"Veep" doesn't mess around. While the vicious political comedy has felt lean since day one, creator and writer Armando Iannucci has continued to shed fat season by season. None of the perfectly honed cast members have been cut for space. Rather, space is at a premium, and it's air that's in short supply. Few spaces exist between jokes, with insults and sarcastic quips being shot out at a remarkably rapid pace and from every angle imaginable. Characters enter and exit on well-timed cues masked by a moving, zooming, roaming camera accurately conveying the hectic nature of the office next door to the White House. As its abbreviated title suggests, "Veep" is a fast, furious comedy and it's yet to be matched in its charmingly vulgar brand of television.
Season three, which premieres Sunday night at 10:30 pm, finds the VP embarking on a book tour to promote her novel that's really all about prepping her upcoming presidential run. The never-seen President has yet to tell the public he's not running, despite two months separating the narratives of the season finale and the premiere. Selina (Julia Louis-Dreyfus) is stuck in Iowa courting votes for the caucus while her staff is back in the capital attending Press Secretary Mike's wedding. One might think separating the head from its limbs would end with diminished returns laugh-wise, much like the best episodes of "Friends" or "Seinfeld" were when all six characters interacted in the same room. Instead, the VP's mounting frustration with her less-than-helpful new aide and her inability to connect with her team thanks to a "no cell phones" rule at Mike's wedding creates a compelling clash of wills filled by countless jabs. The premiere of season three is truly something to behold, with no stone left un-shamed in a whirlwind of precise put-downs.
At the premiere screening at the Paramount Theater in Hollywood, Iannucci joked that his cast was "better than 'House of Cards.'" While it's pointless to compare the performances of a soapy drama with a straight comedy, the players in the VP office are an undeniably talented bunch. The cohesion alone is exceptional. Each member plays off the others with consistent verbal pacing -- a not so easy task when barbs are flying at such a rapid rate. Everyone has embraced the darkest aspects of their characters while still managing to infuse humor into their demeanors.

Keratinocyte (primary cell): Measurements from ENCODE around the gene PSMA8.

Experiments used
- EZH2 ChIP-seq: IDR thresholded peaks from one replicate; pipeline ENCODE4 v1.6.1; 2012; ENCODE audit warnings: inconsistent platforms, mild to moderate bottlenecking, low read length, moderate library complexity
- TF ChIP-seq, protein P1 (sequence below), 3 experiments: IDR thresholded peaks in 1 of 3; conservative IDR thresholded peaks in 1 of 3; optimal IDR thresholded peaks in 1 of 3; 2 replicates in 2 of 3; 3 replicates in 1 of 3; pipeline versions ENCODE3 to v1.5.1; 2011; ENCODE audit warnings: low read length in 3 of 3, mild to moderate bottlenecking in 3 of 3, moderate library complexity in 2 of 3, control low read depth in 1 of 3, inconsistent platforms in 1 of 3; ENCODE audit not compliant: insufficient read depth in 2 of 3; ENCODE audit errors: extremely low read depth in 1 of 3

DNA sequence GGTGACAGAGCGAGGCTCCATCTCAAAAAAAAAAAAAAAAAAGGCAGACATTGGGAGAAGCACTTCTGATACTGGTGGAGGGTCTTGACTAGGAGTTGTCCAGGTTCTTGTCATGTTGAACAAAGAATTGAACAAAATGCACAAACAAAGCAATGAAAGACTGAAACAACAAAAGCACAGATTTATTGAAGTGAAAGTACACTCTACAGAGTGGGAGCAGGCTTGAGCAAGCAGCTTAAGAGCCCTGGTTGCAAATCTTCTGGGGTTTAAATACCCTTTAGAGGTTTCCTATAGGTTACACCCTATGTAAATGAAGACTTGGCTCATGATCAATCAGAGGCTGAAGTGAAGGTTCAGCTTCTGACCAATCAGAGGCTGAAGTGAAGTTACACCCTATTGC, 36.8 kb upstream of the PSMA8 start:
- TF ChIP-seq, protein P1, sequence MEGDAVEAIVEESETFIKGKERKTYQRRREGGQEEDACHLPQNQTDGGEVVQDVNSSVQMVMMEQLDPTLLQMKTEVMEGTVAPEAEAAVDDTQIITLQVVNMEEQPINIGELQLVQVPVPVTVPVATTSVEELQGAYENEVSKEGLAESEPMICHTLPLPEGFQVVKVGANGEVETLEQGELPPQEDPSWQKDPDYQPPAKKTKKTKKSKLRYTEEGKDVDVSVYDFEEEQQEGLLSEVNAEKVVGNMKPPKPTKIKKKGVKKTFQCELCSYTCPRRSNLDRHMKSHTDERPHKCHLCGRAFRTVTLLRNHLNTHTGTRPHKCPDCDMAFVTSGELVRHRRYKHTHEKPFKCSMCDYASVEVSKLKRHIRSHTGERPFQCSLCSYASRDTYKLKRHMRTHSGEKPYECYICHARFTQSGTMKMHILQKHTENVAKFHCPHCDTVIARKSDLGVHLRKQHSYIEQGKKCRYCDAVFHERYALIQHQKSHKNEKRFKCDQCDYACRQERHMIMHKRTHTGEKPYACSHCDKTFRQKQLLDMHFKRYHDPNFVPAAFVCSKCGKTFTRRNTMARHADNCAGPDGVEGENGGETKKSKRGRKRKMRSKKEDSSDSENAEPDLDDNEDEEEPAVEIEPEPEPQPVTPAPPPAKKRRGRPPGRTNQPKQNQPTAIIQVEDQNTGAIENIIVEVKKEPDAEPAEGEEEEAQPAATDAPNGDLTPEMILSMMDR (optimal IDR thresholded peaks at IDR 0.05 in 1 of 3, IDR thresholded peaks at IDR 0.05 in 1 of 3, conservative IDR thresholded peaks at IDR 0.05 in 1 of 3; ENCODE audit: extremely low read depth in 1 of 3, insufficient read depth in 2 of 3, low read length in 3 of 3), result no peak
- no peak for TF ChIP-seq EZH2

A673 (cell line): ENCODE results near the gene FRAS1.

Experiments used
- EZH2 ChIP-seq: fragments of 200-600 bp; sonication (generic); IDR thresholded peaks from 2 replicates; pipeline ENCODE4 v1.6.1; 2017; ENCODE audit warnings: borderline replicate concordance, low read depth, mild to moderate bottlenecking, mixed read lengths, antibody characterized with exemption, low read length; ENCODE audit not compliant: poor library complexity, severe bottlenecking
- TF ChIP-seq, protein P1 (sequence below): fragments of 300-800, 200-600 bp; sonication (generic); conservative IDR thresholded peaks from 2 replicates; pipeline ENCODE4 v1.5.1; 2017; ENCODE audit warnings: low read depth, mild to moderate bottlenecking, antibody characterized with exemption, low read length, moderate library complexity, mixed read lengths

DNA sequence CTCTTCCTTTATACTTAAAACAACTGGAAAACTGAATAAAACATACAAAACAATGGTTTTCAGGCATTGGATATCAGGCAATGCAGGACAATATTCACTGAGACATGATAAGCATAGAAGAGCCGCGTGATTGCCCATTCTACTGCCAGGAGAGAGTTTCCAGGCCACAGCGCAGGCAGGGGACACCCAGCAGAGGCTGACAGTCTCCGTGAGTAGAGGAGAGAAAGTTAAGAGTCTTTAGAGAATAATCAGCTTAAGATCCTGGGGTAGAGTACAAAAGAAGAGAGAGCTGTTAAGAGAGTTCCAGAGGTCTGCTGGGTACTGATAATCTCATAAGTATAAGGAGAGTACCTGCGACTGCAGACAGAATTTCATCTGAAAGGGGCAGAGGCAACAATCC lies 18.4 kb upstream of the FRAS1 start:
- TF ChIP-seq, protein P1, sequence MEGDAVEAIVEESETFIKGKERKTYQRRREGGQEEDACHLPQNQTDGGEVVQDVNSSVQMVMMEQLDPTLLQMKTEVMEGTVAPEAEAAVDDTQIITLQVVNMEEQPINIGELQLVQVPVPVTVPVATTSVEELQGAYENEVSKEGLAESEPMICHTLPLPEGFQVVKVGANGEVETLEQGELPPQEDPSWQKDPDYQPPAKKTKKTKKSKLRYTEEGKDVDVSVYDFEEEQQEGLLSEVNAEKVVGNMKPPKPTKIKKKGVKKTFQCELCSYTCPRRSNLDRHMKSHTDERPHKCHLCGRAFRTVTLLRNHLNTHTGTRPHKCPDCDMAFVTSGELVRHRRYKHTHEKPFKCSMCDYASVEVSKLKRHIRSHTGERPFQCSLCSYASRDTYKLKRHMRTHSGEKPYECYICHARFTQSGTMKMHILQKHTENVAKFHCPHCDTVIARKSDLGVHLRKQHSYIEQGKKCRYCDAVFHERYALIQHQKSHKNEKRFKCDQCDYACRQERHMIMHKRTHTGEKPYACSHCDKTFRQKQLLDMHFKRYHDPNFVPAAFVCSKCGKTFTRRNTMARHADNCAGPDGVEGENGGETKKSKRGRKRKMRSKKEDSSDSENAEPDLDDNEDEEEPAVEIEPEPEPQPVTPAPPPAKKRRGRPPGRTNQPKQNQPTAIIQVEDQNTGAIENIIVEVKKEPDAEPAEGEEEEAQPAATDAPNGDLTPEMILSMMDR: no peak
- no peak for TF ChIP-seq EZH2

Louis-Dreyfus, an Emmy winner for her role as the VP and leader of this thespian pack, dials up the exuberant anger in season three that's been building since episode one. In a moment of climactic annoyance, Louis-Dreyfus takes out her anger on a batch of balloons, one popping and resting on her chest. She slowly removes the deflated piece of plastic, casually tossing it to the table, and then erupts in a defeated tirade horribly masked as an exclamation of her power.
Scenes like this, where characters reach a breaking point and react with unexpected vehemency, aren't uncommon in the first five episodes of season three. Reid Scott's Dan, who's battling Anna Chlumsky's Amy for the VP's campaign manager position, is given a particularly ferocious spew of vitriol during a debate over abortion. The usually serene Mike, established so perfectly as the lovable loser, meets his match when trying to calm a citizen whose role in the VP's speech has just been cut. But it's Tim Simons' Jonah, the most hated man in D.C. and the VP office's most cherished chew toy, who's given the best scene of utter indignation. While I won't spoil the major plot point in the premiere episode, you know you're in for a treat when Dan pulls out his iPad and starts gleefully filming Jonah's misfortune.
Yet with all the anger, all the issues, and all the passion being deliberately thrown around on "Veep," the show remains impressively apolitical. We have no idea what party Meyer represents. Just when you think she's a Democrat because of her (and the President's) pro-choice beliefs, there's a joke about her being used as a puppet by the party elite filled with "dead-eyed white guys." "Veep" isn't about picking sides so much as it's about painting every politician as a manipulative, heartless, sleaze ball. Iannucci, a native of Scotland, made a wise decision keeping his characters on neutral ground. With all this nasty chatter flying about, it would have been easy for the show to take a dark dive away from what's funny. Instead, we all get to laugh along at the characterizations of our country's leaders as they commit selfish act after selfish act, all for the betterment of themselves.
Criticwire Grade: A
Take a look at a sneak peak at Sunday night's season three premiere below.